First-person columns about softball or baseball often begin with a bold, onomatopoeic word like “THWACK” or “CLANG” to invite the reader into the writer’s world of dynamic ball playing. So, what would be the opening salvo when the writer regularly misses the ball entirely? Is it “WHIFF” or “LIGHT BREEZE” or maybe just “(Noticeable Lack of Sound)”?
In April, my cousin Patrick approached me about joining the Lancaster Recreation Commission’s co-ed softball league. Despite being a relatively able-bodied lad, I have not held a baseball bat since high school. My personal claim to excellence in the field came in first grade, when, instead of hitting the ball on the tee, I hit the tee itself, causing it to fly between second and third base. The ball shrugged off and limply fell to the dirt.
This all being said, it seemed at the time to be a constructive way to keep from watching endless shows on Netflix and films on the Criterion Collection app on Wednesday nights throughout the summer, so I agreed to join. For a person like me, for whom the language of pop culture is better understood than the foreign tongue of sports, it was hard not to dream up a comparison to classic baseball films.
Could my experience be like Robert Redford’s in “The Natural,” where, with the help of a bat whittled down from a lightning-struck tree, I take the MLB by storm with my natural talents and charisma? Maybe, with my celestial pals Danny Glover and Christopher Lloyd by my side, I could instead overcome tough odds and pull off an “Angels in the Outfield”-style situation.
With just two games left as of this writing, it’s turned out to be something akin to the original 1976 “Bad News Bears,” but if the movie finished before the happy ending and was generally as enjoyable as the 2005 Billy Bob Thornton remake.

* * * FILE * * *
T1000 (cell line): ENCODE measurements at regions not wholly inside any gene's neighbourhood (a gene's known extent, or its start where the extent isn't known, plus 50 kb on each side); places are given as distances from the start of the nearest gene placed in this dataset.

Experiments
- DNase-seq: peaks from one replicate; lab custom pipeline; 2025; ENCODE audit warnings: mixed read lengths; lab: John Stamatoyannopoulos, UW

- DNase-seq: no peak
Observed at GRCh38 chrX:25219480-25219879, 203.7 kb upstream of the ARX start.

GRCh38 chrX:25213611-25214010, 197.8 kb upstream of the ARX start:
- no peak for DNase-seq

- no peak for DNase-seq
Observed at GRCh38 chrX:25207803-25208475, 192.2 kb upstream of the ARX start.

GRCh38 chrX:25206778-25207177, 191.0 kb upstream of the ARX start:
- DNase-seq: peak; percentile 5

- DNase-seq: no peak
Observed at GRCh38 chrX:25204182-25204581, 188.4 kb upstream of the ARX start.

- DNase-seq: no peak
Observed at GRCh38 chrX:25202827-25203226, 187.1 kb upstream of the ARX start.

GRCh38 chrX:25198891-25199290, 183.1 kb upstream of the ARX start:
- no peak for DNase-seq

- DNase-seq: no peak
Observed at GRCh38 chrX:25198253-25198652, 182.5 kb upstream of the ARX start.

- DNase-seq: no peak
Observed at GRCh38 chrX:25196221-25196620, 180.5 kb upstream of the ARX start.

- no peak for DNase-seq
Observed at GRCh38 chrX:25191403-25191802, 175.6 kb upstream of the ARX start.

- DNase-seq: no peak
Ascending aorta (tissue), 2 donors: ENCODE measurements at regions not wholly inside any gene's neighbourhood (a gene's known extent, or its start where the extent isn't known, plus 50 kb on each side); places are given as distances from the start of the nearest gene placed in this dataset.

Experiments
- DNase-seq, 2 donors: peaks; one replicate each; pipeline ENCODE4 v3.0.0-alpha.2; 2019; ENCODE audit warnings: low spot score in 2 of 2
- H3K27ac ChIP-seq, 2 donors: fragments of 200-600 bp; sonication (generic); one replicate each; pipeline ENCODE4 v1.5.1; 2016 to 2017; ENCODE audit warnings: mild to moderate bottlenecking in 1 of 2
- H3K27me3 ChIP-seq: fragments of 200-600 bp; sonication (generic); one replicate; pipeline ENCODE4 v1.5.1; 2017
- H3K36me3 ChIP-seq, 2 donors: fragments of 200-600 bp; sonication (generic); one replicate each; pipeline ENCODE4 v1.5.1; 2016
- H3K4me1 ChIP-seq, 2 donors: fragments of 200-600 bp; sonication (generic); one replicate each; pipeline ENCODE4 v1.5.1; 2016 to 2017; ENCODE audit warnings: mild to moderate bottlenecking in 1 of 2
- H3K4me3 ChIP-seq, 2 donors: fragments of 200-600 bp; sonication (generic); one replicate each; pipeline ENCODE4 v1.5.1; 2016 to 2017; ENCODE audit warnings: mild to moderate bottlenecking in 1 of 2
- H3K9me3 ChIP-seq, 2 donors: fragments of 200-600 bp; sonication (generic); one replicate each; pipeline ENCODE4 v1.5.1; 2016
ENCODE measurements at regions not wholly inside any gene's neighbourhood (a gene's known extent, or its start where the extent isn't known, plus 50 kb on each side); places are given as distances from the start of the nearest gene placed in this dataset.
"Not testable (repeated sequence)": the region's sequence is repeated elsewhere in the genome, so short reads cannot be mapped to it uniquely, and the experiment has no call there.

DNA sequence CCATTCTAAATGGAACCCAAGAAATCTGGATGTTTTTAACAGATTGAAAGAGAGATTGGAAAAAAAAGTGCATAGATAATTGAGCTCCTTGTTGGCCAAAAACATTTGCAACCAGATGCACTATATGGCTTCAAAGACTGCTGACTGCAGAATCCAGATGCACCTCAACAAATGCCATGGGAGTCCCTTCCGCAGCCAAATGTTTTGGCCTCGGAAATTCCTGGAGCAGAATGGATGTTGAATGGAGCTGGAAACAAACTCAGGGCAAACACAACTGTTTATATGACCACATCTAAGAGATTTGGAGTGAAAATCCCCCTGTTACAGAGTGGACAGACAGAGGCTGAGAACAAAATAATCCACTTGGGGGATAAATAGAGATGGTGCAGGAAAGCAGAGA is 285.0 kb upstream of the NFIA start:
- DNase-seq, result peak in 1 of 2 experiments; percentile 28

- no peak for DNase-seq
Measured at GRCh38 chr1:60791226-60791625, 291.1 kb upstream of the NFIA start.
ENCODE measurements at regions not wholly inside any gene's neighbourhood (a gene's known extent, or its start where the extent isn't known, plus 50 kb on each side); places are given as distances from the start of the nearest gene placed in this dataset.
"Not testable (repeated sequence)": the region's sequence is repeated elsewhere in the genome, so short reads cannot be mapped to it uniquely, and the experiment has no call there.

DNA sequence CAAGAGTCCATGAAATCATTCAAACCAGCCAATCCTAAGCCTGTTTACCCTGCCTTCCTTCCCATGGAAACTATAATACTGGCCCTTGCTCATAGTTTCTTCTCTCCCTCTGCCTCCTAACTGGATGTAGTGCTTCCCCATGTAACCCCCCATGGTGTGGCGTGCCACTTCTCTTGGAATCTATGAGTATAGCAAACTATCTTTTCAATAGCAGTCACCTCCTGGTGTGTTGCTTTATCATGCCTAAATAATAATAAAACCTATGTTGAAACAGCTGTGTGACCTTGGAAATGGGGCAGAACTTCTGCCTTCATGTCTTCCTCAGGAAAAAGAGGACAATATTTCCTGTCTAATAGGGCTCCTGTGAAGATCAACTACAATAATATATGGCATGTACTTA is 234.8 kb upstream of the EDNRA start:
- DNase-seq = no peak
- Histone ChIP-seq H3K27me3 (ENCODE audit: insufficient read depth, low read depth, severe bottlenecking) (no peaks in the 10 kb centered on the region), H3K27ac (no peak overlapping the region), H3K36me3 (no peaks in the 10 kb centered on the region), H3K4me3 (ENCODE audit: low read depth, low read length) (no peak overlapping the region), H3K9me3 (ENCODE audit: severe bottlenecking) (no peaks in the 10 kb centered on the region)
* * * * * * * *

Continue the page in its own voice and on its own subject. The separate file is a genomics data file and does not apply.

This is not to say the team hasn’t had fun. On the contrary, it’s possible that our team is the only team having fun among a league of softball and baseball lifers, each clad in matching striped pants and pearly-white batting gloves.
While we laugh and psych each other up, other teams respond in kind by hitting balls seemingly miles over our heads and notch at least 10 runs in the first inning. Our games usually end with a team huddle and a rallying cry of “No mercy!” which serves as an abbreviated way of saying “Hopefully next time our game won’t end in the calling of a fifth inning mercy rule!”
In reading all of this, it might surprise you that I am not only the RBI leader on the team, but that I had to search online to discover what an “RBI” is. The editor who loaned me his glove for the season is probably gritting his teeth reading this column.
When I walk up to bat, I desperately wish for walk-up music, whether it’s coming from booming stadium speakers or, more realistically for our playing situation, someone’s dinky, half-charged Bluetooth speaker.
In my mind, walk-up music ideally serves to either pump up the batter or to strike fear in the hearts of the team playing defense. For the former, recent tracks “Ordinary Pleasure” by Toro Y Moi and “Crime Pays” by Freddie Gibbs & Madlib are usually on the brain as I absentmindedly hit my bat against my cleats because I saw ballplayers do it in a movie once. For the latter, my picks are a little more esoteric. For example, if I had a few tracks from the score of the recent film “Midsommar” blared to the outfield, there’s a chance the opposing players would be too disturbed to catch my ground-double.
There’s no telling where the team will be when the season ends, aside from last place. You know what, though? That’s OK, because we had some genuine summer fun.
Sure, there are elements of the 1993 classic “Sandlot” in my team’s softball story, in that we’re a lovable ragtag group that sometimes loses balls to a snarling dog on the other side of a large fence. However, I’d concede that I often feel more like the titular star of 2002’s “Air Bud 4: Seventh Inning Fetch” — an anomaly on the field that has his moments but is probably better served with another hobby.
Kevin Stairiker is a staff writer. “Unscripted” is a weekly entertainment column produced by a rotating team of writers.